Lohse(ChemotherapyAdvisor) – The combination of ionizing radiation therapy and the hypoxia-activated drug TH-302 may provide an effective treatment strategy for patients with pancreatic cancer, according to results of a study presented June 19 at the American Association for Cancer Research’s Pancreatic Cancer: Progress and Challenges conference, Lake Tahoe, NV.

“The tumor selective hypoxia-activated cytotoxic prodrug TH-302 specifically and selectively targets extreme hypoxia found in solid tumors and is therefore believed to not only increase the treatment response of the primary tumor but also prevent tumor recurrence and metastasis,” noted Ines Lohse, PhD, of Ontario Cancer Institute at the Princess Margaret Hospital, Toronto, Canada. “The clinically validated warhead functions as an alkylator that kills dividing as well as non-dividing tumor cells while designed to be inactive and non-toxic in normal tissues.

The investigators used 7 patient-derived xenograft models to examine the efficacy of TH-302 in pancreatic tumors. Mice received chronic treatment with TH-302 alone, ionizing radiation alone, or both treatments combined: TH-302 treated mice received 3 doses of 50mg/kg TH-302 and mice treated with ionizing radiation received 2Gy on 3 consecutive days.

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“TH-302 specifically targeted the hypoxic zone in the xenograft models,” Dr. Lohse reported. “Additionally, TH-302 treatment induced DNA damage in tumor tissue adjacent to the hypoxic zone, which is consistent with the previously demonstrated bystander effect of TH-302.”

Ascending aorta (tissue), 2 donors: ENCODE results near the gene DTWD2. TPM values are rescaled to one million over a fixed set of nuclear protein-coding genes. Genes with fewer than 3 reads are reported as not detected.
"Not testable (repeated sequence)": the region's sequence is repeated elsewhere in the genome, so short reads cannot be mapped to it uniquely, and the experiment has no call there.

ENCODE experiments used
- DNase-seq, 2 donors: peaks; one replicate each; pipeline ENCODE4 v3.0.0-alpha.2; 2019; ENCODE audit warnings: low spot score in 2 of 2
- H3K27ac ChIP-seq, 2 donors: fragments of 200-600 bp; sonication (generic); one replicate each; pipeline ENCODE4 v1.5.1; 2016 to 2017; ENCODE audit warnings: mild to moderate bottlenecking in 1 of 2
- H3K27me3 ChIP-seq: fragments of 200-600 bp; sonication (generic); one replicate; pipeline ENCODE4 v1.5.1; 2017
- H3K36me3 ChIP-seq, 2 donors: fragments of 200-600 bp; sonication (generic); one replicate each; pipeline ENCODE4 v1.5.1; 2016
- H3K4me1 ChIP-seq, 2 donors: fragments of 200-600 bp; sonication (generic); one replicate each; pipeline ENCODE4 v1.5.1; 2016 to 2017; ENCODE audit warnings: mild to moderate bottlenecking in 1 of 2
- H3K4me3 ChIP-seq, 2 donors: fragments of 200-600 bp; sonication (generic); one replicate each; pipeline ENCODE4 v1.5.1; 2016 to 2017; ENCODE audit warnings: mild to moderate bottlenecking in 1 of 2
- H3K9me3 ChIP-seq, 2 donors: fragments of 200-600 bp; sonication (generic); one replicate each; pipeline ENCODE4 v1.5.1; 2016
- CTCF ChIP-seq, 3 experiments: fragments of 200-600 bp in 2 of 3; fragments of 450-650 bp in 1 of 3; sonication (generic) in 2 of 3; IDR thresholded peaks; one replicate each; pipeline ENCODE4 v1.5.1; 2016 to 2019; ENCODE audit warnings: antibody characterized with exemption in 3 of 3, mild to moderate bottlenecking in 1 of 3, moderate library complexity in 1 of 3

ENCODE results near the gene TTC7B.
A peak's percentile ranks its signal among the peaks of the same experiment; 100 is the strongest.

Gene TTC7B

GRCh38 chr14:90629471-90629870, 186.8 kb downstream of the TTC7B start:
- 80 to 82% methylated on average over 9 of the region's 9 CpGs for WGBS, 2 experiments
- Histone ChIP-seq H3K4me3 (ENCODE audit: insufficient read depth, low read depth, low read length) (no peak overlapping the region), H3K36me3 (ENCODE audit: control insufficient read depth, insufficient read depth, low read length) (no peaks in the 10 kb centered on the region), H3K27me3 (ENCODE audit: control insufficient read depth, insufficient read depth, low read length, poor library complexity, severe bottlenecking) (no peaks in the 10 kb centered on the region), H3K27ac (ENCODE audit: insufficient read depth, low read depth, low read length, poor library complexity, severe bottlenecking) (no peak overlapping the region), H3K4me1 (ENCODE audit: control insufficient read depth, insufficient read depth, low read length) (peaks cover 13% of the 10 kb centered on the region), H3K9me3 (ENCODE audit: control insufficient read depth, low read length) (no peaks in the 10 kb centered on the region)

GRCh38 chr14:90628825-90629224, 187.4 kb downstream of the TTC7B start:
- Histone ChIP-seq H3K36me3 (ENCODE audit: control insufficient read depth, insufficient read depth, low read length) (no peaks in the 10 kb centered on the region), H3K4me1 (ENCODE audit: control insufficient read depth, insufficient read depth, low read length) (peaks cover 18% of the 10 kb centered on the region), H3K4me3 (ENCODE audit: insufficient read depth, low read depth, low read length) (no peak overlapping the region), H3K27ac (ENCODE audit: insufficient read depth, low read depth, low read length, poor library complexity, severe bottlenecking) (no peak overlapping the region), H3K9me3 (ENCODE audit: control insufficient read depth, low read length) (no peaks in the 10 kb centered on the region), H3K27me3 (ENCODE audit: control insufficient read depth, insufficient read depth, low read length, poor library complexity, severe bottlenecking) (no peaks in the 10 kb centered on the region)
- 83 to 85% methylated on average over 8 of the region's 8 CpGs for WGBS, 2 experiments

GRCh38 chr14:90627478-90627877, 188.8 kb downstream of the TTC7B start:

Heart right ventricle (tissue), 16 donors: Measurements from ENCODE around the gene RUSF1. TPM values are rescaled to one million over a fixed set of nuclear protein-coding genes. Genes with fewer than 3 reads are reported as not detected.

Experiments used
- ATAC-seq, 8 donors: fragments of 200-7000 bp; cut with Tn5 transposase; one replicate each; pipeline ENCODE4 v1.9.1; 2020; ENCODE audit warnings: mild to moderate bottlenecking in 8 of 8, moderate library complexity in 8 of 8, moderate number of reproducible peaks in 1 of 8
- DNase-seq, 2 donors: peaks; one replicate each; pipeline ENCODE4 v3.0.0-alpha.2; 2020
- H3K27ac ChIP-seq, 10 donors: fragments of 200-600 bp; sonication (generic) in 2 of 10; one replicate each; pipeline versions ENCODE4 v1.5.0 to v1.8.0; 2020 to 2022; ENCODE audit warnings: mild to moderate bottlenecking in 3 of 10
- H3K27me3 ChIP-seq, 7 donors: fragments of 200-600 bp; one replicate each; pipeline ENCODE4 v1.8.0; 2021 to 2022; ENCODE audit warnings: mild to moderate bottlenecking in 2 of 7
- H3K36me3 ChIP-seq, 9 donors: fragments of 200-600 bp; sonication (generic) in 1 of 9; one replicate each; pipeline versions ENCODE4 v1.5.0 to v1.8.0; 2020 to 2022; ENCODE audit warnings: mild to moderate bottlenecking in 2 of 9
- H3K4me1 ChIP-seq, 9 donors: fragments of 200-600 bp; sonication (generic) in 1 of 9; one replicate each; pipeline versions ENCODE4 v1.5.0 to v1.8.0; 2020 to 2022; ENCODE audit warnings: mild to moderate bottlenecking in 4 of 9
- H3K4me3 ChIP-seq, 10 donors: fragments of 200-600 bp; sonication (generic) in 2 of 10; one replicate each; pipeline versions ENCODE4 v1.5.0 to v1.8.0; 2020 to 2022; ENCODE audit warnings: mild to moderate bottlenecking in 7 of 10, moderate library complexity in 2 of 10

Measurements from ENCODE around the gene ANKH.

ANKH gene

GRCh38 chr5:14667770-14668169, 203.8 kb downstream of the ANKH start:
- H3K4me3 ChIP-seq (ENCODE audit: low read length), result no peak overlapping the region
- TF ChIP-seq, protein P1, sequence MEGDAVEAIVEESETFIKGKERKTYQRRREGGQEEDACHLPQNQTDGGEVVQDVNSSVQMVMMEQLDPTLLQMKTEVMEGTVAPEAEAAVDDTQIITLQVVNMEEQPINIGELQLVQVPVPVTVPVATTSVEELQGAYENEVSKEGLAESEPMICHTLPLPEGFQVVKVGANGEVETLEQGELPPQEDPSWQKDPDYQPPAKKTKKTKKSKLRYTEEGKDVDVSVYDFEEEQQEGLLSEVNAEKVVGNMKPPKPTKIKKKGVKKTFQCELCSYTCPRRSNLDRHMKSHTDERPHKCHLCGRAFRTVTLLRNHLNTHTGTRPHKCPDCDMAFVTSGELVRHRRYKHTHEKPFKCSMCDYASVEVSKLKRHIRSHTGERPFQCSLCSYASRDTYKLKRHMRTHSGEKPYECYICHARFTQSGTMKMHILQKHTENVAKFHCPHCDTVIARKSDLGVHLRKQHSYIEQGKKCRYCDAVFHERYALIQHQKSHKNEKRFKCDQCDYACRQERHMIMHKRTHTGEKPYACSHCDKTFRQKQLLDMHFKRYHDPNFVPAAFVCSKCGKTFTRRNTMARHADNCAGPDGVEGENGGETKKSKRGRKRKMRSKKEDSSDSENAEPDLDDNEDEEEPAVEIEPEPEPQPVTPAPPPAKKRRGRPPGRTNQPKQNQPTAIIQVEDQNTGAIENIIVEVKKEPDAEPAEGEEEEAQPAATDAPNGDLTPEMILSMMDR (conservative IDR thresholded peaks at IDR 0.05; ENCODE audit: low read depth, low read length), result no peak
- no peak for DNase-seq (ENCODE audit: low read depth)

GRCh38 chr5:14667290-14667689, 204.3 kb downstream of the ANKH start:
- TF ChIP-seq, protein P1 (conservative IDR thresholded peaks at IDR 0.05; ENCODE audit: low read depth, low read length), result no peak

In the primary patient-derived xenograft models, treatment with TH-302 in combination with ionizing radiation reduced tumor growth in high and medium hypoxic xenograft models; however, little impact on tumor growth in low or non-hypoxic models was observed.

Response depended on the extent of tumor hypoxia and the tumor growth rate. While showing high treatment efficacy even as a single agent in fast-growing hypoxic models, TH-302 treatment had little effect on tumor growth in a hypoxic model that displayed slow growth rates.

“Our results strongly support the ongoing clinical trials of TH-302,” said Dr. Lohse. “In these trials, TH-302 is being tested in combination with chemotherapy, and one combination has, in fact, been recently reported to prolong progression-free survival in patients with advanced pancreatic cancer. We hope that our data might lead to TH-302 being tested in combination with ionizing radiation as an alternative treatment option for pancreatic cancer.”